Writing Fiction in a Time of Genuine Crisis, by Patrick S. Tomlinson

A funny thing happened to me one year ago today. A random tweet throwing shade at the typical right-wing response to police brutality put me in touch with an editor for The Hill. Today is the anniversary of adding paid political commentator for a national platform to my other job titles of sci-fi author and stand-up comic. Many, many articles have followed, and I’ve added bylines in other venues such as The New York Times.

Which has given me a unique perspective on how to keep writing about spaceships and ray guns while Rome seemingly burns around us.

First of all, Don’t Panic. We are facing a crisis of a kind our nation has not seen since 1861 at the dawn of the Civil War, but no one person is doing all the work. If the Women’s March taught us anything, it’s that the resistance is massive, unprecedented, organized, and furious. There are plenty of ants and worker bees to carry the load. We can all afford to take our eyes away from Twitter and the networks for a few hours a day and create our stories, guilt free. The fight will be there when we’re finished. You have permission to create and care for yourself. You are not any good to the cause as a burned-out husk. We need you whole, healthy, and livid.

Secondly, remember that our stories matter. The stories humans tell each other form the basis of our societies. They weave the tapestry of who we are, and who we aspire to be. Storytellers have the power, privilege, and responsibility of shaping and guiding the narrative. There’s a reason we were among the first to be attacked in the Hugo fiasco a couple years ago. The trolls, puppies, and alt-right jackboots recognize who sets the pace, and it’s not them. Which is why they’re stuck reacting to the work we’re doing. They are insects, drawn to the light you create.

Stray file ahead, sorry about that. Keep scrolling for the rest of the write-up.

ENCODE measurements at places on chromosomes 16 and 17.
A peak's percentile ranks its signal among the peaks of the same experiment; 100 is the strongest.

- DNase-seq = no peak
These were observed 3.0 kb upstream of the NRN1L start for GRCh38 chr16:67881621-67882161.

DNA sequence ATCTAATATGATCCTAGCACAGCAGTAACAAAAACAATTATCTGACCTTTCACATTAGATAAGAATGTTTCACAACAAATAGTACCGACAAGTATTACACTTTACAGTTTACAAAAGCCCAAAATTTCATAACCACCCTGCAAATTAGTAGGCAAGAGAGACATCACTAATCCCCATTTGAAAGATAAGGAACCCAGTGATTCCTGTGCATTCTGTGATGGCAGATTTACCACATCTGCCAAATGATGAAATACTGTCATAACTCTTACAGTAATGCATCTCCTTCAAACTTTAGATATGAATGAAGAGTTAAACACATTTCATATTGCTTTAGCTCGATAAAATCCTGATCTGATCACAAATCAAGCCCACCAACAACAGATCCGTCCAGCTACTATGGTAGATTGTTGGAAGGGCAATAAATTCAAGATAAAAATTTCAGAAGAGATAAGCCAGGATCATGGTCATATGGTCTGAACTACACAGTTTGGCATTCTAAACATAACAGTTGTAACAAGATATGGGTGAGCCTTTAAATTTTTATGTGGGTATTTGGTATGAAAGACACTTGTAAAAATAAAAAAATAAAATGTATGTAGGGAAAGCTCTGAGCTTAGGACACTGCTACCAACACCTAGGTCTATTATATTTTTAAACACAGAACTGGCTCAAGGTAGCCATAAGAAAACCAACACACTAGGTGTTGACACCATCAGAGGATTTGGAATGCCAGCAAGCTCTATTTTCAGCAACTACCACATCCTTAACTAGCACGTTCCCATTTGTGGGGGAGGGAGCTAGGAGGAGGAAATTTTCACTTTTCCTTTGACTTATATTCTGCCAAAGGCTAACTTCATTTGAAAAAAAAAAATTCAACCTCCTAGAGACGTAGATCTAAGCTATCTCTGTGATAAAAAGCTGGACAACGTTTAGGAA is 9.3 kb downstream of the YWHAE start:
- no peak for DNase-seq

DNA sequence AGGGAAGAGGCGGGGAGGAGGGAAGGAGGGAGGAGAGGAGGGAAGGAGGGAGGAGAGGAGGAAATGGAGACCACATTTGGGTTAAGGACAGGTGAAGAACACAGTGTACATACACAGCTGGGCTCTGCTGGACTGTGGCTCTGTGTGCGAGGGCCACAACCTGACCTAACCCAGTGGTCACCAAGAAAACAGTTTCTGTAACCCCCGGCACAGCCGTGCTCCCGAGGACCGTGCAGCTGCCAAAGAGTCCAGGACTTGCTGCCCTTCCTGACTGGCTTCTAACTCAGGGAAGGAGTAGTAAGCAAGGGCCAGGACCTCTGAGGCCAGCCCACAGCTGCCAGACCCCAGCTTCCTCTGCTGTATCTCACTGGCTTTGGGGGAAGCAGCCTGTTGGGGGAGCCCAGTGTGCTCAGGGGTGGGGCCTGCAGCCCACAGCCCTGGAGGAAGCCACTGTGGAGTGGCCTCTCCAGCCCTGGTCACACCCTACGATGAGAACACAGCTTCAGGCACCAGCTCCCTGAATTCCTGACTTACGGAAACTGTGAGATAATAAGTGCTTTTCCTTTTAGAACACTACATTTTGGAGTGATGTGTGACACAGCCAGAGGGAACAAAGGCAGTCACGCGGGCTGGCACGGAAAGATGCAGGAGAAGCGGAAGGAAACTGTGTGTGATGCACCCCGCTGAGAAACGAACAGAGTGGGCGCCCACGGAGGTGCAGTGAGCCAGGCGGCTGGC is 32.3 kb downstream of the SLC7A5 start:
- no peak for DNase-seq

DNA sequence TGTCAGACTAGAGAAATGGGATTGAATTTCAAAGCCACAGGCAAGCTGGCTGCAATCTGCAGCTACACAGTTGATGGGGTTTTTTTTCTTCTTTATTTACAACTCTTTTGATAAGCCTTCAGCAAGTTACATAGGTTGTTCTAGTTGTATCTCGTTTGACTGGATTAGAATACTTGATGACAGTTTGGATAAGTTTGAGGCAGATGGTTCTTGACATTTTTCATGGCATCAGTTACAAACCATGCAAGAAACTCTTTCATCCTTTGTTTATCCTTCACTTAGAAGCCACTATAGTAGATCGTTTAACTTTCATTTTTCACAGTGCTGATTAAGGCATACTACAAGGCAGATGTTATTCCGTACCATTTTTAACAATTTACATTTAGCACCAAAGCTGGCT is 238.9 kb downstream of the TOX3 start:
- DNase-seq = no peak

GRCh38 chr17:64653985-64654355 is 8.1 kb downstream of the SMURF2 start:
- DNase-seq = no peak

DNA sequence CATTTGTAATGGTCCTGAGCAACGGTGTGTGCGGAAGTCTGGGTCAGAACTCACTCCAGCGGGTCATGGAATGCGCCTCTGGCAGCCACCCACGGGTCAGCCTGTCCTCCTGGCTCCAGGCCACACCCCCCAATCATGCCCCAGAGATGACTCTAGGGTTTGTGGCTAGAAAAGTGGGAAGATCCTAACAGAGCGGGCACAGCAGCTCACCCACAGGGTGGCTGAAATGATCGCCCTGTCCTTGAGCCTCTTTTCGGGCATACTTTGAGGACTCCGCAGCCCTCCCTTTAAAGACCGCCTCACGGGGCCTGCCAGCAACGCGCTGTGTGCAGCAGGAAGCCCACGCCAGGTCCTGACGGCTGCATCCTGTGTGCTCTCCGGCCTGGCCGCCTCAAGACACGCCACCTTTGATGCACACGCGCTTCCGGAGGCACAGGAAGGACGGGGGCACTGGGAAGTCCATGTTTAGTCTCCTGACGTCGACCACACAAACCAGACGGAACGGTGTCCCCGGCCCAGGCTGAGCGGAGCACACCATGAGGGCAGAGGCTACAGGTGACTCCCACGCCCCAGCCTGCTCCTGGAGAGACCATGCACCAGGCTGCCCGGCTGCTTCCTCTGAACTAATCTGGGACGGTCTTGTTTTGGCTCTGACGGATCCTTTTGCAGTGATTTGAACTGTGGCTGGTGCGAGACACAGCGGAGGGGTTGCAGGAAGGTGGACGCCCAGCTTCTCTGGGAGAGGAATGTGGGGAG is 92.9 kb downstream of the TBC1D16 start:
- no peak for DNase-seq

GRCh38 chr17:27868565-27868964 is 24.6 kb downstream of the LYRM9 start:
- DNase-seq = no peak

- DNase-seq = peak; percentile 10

My own work took a serious turn in the aftermath of last year’s campaign. A series that had started as a fun little murder mystery and continued with an action-adventure tale suddenly tackled much weightier issues in its third volume as a direct result of the bullshit I was witnessing on a daily basis. So I decided to talk about gentrification and ghettos, policing in diverse communities, wealth inequality, xenophobia, and gender identity. Things I as a straight white male wasn’t entirely comfortable talking about out of fear I wasn’t doing them justice.

I’m still not sure I wrote about those issues right, or that I was the right person to write about them, but I do know in this environment, the last thing I wanted to contribute was another ‘safe’ book. Not that such a thing even exists anymore. Recently, I found a review of my second book online that dismissed the entire work for the cardinal sin of using gender-neutral pronouns in relation to an alien race. The point of which was not to be political, but simply to distinguish them from the humans and to recognize their distinct, triple gendered reproductive strategy.

Your work will be politicized by extremists whether you intend or desire it or not. But here’s the thing to remember: Assassins mean you’re winning. So write that completely bonkers trans mermaid/interracial centaur Cold War spy romance mashup novel. Fuck it. Sharknado got made like seven times.

Never let anyone tell you writing your novel is a distraction, or isn’t part of the fight. Books, movies, music, art, comedy, they all steer the future and shape perceptions. It’s why authoritarians ban and burn them. They understand the magic of a story and the power it can have to inspire minds and motivate resistance. We, YOU, are what they fear the most. Diverse, creative people confidently injecting their stories into the world without fear. Because they know we’re building a future that doesn’t include them.

Build, my pretties. Create universes you want to live it, and you might just get the chance. Every word remakes our world in your image, one snowflake at a time, until the avalanche breaks.

Author: Dan Ruffolo

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